Oh those exciting genitive clauses
Throughout the year, the Southern New England Conference of the United Church of Christ reproduces the Daily Lectionary for use by churches. These are the suggested readings for March 3rd: Psalm 121; Micah 7:18-20; and Romans 3:21-31. I would encourage you to read these short selections as part of your Lenten practice.
Scholars hold that the Epistle to the Romans is based upon the central idea of the “righteousness of God.” This is a much studied and debated biblical phrase. It means, in one sense (as a subjective genitive), an attribute of God, God’s own righteous character and actions. In another sense (the objective genitive), the phrase means God’s gift of righteousness, which is a righteousness given to those who believe.
In other words, in the former case, the “of God” (the genitive) refers back to the subject – God. “The righteousness of God” in this sense is a description of God, the subject – God is righteous. In the latter, the “of God” refers to “righteous” as an object that God bestows. “The righteousness of God” in this sense is the righteousness that God bestows as a gift upon believers.
So “the righteousness of God” may either be a description of God (subjective genitive) or a gift from God (objective genitive).
If you are still reading, congratulations. This grammar stuff can seem dry and uninteresting. Let’s see if we can change this by looking at the next genitive phrase, which is “through faith in Jesus Christ ...” As an objective genitive, faith is a gift presented by Christ to the one who believes. It does not refer to the person of Jesus, but to something of Jesus (an object and thus objective genitive), namely the faith Jesus bestows.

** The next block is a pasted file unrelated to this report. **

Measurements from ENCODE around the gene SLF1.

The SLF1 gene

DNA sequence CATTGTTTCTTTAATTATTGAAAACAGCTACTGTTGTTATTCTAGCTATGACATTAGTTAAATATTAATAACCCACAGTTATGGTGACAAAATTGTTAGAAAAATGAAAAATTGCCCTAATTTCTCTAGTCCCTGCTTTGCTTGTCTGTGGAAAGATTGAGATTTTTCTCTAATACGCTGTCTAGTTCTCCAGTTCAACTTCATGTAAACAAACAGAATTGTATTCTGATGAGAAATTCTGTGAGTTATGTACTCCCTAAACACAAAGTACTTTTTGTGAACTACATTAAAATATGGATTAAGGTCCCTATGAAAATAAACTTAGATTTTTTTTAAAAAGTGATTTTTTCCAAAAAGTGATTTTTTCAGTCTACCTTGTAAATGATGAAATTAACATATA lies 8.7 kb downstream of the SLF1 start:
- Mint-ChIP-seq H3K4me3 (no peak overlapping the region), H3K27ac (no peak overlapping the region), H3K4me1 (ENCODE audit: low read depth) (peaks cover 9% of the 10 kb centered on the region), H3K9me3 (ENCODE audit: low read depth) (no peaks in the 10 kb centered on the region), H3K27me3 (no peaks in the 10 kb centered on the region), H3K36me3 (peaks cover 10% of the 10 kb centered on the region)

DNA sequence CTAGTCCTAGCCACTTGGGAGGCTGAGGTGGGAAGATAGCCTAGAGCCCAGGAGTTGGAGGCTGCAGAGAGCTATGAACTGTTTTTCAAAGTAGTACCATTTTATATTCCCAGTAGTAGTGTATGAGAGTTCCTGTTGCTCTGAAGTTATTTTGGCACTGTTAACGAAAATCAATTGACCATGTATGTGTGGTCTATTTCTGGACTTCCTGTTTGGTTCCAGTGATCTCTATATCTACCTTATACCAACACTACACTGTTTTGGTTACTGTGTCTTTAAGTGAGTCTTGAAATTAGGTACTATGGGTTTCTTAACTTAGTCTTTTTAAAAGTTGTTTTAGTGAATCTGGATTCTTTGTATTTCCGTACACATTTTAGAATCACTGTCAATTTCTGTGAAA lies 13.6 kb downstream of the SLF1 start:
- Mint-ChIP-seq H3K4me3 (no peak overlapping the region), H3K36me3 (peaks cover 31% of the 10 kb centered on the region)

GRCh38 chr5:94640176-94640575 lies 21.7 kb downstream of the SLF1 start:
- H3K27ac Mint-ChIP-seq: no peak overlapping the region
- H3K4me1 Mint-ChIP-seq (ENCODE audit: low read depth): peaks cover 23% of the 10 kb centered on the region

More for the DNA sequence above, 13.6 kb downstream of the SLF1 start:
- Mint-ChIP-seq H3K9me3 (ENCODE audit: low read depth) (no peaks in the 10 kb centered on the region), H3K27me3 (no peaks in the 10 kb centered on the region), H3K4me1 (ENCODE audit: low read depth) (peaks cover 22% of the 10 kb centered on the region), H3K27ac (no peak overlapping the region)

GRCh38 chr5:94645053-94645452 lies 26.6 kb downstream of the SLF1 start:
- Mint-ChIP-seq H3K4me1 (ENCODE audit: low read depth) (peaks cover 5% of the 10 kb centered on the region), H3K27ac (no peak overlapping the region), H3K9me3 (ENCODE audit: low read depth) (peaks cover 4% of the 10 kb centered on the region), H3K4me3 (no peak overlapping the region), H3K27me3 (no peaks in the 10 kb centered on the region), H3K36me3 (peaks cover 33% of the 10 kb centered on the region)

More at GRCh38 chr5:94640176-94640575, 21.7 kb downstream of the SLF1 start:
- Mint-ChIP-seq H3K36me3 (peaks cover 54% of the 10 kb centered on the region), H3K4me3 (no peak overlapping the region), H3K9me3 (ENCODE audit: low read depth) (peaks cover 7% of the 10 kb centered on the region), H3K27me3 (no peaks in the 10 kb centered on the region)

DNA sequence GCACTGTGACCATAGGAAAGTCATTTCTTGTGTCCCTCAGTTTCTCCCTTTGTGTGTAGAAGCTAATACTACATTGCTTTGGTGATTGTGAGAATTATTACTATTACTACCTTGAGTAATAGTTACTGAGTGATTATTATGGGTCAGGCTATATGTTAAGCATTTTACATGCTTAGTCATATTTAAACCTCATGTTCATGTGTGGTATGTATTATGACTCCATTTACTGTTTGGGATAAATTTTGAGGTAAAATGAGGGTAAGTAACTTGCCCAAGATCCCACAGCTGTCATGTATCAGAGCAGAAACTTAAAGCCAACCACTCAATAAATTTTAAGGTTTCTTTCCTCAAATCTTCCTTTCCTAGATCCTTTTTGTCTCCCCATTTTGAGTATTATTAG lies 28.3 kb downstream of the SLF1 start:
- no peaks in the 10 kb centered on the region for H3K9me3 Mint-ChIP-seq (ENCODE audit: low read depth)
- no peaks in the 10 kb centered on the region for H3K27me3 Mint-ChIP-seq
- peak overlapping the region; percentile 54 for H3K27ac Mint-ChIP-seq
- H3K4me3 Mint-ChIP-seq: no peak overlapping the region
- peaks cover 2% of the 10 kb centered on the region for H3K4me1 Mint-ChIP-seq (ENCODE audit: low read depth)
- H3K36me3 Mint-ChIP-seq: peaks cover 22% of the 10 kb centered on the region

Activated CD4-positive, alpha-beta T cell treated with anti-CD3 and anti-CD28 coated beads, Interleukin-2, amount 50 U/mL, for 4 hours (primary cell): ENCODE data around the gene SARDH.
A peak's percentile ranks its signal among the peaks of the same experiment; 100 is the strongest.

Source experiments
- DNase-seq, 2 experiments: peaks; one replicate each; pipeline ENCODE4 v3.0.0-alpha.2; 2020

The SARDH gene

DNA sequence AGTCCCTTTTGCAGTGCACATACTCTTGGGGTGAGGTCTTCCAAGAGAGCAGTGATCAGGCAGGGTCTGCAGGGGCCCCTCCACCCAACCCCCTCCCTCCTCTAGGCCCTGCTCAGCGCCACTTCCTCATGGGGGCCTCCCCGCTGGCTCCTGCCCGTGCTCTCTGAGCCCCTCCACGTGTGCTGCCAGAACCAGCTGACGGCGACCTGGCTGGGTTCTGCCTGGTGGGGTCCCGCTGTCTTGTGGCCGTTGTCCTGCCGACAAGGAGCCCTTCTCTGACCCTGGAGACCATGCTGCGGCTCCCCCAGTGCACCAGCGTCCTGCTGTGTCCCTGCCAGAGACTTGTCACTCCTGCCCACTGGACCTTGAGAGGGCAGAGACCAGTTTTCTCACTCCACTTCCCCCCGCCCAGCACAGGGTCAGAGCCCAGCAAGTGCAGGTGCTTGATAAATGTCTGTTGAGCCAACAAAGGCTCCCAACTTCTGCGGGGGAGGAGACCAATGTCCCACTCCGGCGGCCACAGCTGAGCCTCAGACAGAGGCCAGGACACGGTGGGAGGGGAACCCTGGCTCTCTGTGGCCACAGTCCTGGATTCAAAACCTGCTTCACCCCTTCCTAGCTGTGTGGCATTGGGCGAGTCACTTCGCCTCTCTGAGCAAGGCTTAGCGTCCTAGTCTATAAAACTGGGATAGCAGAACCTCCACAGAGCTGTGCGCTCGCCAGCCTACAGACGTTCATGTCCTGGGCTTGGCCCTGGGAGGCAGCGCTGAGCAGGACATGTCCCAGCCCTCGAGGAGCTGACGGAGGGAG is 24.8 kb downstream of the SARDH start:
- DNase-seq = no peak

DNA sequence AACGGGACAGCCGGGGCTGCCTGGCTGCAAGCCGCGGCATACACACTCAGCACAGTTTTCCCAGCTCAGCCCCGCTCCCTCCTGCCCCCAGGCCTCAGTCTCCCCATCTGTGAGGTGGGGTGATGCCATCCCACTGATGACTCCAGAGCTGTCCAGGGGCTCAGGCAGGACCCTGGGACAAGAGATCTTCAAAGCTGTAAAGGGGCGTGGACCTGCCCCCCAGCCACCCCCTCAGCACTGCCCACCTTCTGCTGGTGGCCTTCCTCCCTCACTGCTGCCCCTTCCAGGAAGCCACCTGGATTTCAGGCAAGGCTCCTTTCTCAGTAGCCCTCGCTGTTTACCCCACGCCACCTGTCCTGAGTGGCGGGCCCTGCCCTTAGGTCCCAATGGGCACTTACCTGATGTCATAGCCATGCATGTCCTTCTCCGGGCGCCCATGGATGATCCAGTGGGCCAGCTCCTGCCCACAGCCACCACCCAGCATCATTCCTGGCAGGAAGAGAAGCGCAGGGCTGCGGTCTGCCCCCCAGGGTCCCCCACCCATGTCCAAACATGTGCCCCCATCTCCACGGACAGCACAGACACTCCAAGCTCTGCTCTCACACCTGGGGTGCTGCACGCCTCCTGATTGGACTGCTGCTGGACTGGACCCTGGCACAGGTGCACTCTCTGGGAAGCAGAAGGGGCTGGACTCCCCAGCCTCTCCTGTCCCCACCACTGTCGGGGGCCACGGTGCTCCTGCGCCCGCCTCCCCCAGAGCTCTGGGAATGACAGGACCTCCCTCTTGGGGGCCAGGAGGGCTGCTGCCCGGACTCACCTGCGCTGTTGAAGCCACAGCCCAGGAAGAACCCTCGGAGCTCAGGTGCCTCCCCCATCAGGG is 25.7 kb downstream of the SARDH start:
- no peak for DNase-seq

If “through faith in Jesus Christ” is read as a subjective genitive, however, then it becomes “through the faithfulness of Jesus Christ.” It is a description of the subject, namely Jesus. In this sense, it is not the object of faith bestowed, but it is description of Jesus Himself and His own faithfulness.
If you would now turn to your Bibles. At Romans 3:22, you may read “through faith in Jesus Christ” in the text. You may also notice a footnote with an alternate reading that offers “through the faith of Jesus Christ.” The footnoted alternate is the subjective genitive; it is a description of Jesus’ faithfulness.
What a myriad of possibilities are opened by how a person chooses to read a genitive phrase in just this one verse of Romans 3:22! What I choose to read in the genitive about faith is Paul’s statement “through the faithfulness of Jesus Christ.” Then onto vs. 25 which would be read not so much as “effective through faith,” but rather as “effective through Jesus’ faithfulness.” And at vs. 26, instead of “he justifies the one who has faith in Jesus,” it would be “justifies the one through the faithfulness of Jesus.” All of these alternative readings are possible in the text simply by choosing the subjective rather than the objective genitive.
This dry grammar has suddenly become theologically significant. Paul is saying that God’s righteous nature (subjective genitive) is manifest through the faithfulness of Jesus (subjective genitive). This turns attention away from our faith to Jesus’ faith. Instead of faith and believe in vs. 3:22 being somewhat redundant, now the righteousness of God is expressed perfectly in the faithfulness of Jesus, and this righteousness of God then becomes available “to all those who believe.”
Our belief opens us up to God’s righteousness not through our faith primarily, but through our belief in the faithfulness of Jesus. Jesus is the lynchpin. Jesus’ faithfulness is what we dive into especially during Lent when we consider that Jesus remains faithful even unto the cross. On this second Lenten Friday, let us focus on this extraordinary and extraordinarily important faithfulness, not ours, but Jesus’.
If you’d like, here is the link to the Southern New England Conference’s daily reading schedule: www.sneucc.org/lectionary.
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